When it comes to cold-weather, the right base layer for running can keep us warm, comfortable, safe and even motivated to get out the door in the first place...
Especially when temperatures dip below freezing, wind is howling and snow swirling.
A base layer for running can help you manage weather and conditions when the going gets cold.
What exactly is a base layer for running?
Here's some advice from runner Brynn Cunningham + 14 base layer for running picks from the WeeViews team.
Here's the basics about base layers for running, they are...
Base layers come in various levels of warmth:
And in a variety of fabrics:
Many of the top running apparel brands offer base layer for running options giving runners a wide array of:
In this article, the men and women of Team WeeViews share their thoughts and opinions about some of their very own base layer for running picks.
For assistance in determining your own size, here are the female wear tester’s measurements:
The Patagonia Long-Sleeved Capilene Cool Daily Shirt, which I wear in size extra small, is listed in the Patagonia Baselayer section of their website, though it functions well as a stand-alone shirt, too.
While I mostly use it as the latter, it comes in handy...
After all, I live in the same region as the ninth cloudiest city in the United States, right up there with Seattle and Portland, making a lightweight base layer a running wardrobe must-have.
Because when it’s 50 degrees with zero sun and lots of elements, the real-feel temperature can bring on a chill quite quickly, especially on the trails.
The fit: The waist is a bit wide (it does not hug the body), and the arms are a bit short, but I have long arms.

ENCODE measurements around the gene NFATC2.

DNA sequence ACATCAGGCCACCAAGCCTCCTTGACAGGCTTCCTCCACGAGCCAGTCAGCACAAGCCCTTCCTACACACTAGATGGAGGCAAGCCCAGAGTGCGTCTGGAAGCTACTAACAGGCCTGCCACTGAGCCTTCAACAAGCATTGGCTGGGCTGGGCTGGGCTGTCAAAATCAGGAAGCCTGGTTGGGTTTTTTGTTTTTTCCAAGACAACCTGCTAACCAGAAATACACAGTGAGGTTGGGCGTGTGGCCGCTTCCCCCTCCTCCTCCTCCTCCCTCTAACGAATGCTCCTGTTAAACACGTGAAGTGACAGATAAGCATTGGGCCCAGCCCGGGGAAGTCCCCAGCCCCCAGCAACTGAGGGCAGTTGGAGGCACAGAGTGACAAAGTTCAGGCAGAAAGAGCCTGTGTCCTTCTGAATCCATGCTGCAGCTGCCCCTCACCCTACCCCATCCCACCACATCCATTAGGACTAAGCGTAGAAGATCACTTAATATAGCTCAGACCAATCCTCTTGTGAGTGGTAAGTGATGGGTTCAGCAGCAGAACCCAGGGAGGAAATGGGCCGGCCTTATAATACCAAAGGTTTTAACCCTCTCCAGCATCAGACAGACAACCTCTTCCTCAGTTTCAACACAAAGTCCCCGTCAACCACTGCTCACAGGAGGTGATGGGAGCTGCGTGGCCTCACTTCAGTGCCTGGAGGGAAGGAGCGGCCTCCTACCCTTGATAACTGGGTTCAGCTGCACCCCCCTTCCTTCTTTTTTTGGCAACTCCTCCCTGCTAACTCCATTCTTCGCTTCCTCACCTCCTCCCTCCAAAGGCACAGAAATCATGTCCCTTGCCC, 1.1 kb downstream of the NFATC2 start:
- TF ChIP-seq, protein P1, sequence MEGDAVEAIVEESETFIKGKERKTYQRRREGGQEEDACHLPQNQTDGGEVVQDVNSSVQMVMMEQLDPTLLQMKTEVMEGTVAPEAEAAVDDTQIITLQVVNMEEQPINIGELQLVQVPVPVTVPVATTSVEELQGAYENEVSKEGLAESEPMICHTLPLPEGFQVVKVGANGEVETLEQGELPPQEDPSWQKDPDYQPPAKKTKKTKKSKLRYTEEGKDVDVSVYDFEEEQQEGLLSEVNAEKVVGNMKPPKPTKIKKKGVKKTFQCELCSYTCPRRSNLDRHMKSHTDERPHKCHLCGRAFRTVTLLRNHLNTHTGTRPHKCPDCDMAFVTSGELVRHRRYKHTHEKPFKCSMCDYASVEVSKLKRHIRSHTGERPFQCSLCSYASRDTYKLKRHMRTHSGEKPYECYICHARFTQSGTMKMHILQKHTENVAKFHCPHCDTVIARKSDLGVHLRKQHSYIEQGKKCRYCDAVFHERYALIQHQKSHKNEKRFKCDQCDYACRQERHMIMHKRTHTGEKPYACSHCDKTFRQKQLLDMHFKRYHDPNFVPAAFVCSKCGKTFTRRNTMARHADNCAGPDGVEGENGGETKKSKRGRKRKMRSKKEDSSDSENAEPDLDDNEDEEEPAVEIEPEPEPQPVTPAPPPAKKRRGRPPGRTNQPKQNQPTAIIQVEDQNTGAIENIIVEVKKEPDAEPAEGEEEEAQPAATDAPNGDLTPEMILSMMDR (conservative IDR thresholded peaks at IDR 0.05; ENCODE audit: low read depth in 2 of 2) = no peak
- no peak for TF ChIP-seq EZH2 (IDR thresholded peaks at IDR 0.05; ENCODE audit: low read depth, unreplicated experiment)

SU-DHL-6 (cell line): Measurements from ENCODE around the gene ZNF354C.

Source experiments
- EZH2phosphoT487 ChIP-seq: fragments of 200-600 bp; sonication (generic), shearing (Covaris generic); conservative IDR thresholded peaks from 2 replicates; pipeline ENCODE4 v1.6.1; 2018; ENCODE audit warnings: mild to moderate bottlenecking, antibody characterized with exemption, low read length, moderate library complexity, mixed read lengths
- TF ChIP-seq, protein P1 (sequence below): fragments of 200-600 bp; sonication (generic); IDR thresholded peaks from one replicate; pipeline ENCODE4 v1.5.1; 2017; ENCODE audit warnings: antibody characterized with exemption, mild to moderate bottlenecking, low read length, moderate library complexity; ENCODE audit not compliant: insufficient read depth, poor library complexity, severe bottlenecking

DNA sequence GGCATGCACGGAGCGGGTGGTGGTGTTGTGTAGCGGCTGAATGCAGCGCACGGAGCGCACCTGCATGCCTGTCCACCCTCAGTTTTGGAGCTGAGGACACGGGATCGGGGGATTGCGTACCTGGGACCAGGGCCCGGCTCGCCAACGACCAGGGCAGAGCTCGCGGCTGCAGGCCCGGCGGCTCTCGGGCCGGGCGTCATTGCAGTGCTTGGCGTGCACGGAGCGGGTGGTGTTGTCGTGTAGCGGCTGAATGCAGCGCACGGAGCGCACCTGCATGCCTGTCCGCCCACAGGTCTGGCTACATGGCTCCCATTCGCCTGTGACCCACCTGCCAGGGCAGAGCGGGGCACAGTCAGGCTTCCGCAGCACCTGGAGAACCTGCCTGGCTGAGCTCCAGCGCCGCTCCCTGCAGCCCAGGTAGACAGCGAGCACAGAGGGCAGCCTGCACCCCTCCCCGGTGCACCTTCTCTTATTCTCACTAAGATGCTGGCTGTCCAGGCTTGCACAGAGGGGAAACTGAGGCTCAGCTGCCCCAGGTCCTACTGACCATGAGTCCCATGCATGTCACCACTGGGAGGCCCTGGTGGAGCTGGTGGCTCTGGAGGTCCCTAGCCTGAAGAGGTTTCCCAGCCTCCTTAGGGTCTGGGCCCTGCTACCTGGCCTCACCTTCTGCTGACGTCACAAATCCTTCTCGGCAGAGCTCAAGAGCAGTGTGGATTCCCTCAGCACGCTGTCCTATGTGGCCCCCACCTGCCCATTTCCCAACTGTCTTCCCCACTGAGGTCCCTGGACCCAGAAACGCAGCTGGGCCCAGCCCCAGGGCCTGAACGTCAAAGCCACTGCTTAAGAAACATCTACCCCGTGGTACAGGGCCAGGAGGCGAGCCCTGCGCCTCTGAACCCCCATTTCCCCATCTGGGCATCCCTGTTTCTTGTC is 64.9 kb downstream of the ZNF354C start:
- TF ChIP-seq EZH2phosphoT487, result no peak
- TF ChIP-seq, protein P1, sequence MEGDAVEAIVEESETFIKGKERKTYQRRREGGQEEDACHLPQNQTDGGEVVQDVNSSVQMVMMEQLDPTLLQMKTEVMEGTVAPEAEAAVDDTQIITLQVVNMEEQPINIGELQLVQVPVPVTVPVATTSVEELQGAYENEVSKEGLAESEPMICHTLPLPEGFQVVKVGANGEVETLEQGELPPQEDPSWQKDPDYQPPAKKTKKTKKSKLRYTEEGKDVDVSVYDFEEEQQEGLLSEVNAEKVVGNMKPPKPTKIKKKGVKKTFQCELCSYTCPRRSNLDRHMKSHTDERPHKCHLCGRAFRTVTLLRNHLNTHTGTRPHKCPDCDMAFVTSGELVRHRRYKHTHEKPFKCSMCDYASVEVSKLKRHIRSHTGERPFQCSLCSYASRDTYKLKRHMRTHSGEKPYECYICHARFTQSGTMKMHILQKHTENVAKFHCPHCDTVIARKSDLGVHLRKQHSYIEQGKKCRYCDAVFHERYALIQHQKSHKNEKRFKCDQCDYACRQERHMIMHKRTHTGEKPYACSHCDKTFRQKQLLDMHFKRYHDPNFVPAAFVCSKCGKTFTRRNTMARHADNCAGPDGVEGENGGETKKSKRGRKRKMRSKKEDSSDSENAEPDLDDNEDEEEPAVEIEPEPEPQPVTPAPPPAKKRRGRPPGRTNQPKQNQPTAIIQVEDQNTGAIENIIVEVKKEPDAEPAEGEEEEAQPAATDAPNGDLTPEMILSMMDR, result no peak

Still, the Capilene Cool Daily Shirt fits nicely under loose outer layers and even sweaters.
Another running wardrobe staple is a midweight base layer such as the Patagonia Capilene Midweight Crew, which I wear in an extra small.
It has a smooth outer finish, allowing for ease of layering, as well as elastic thumb holes, making it a cinch to wriggle into another shirt or outer layer.
The fit: The arms are a little bit longer than the Capilene Cool Daily Shirt, making it easier to slip into the elastic thumb holes when needed. I wear the Midweight Crew three seasons of the year.
If you were to rate the Patagonia base layers reviewed in this article as warm/ warmer/ warmest, the Patagonia Capilene Thermal Weight Crew, which I wear in size extra small, would certainly be warmest.
Winter running is a magical time of the year to get out and experience the world.
The fit: The Capilene Thermal Weight sits slightly lower on the hips than the Midweight and is a little bit stretchier, always a plus.
A high neck base layer like the ridge Merino Aspect Merino Wool High Neck Top, which I wear in size extra small, can...
The Aspect is thinner than non-wool base layers but has all the warmth while possessing those much-loved merino wool qualities, including:
I wear the Aspect as a stand-alone shirt when it’s 30-something degrees and also as the first layer when it’s below freezing.
Additionally, the high neck covers my entire face...
Even more, the Aspect is multi-functional and versatile
The fit: Sometimes my extra-small shirts have short arms, but not the ridge Merino Aspect.
Because the Smartwool Classic Thermal Merino Base Layer Crew, which I wear in size extra small, is a hand-me-down that’s nearly 10 years old, I’m not sure if the shirt pictured here holds the exact same description as the current version listed on the website, but it’s pretty darn close.
100 percent merino wool shirt. Regardless, I had to include it, because, despite its age, it’s a classic, 100 percent merino wool shirt, and aside from some staining and slightly saggy armpits from years of wear, it’s in good condition.
As I mentioned, merino wool is a wonder fabric for high-output outdoor adventures like trail running, or even plain running, and you can’t beat it for its warmth.
Once upon a time, I used to grab this favorite shirt for running on 50-degree days, deceived by the lightness of the fabric, only to get into the run to realize that I chose a thermal shirt, albeit one that felt too lightweight to be thermal.
I’ve learned to reserve this one for colder days, 30 degrees or less, and I hope to hold onto it for another 10 years.
The fit: Perfect: snug torso, long arms, stretchy.
A midweight base layer legging like the Patagonia Women’s Capilene Midweight Baselayer Bottoms, which I have in size small, works perfectly for a high-output activity like running.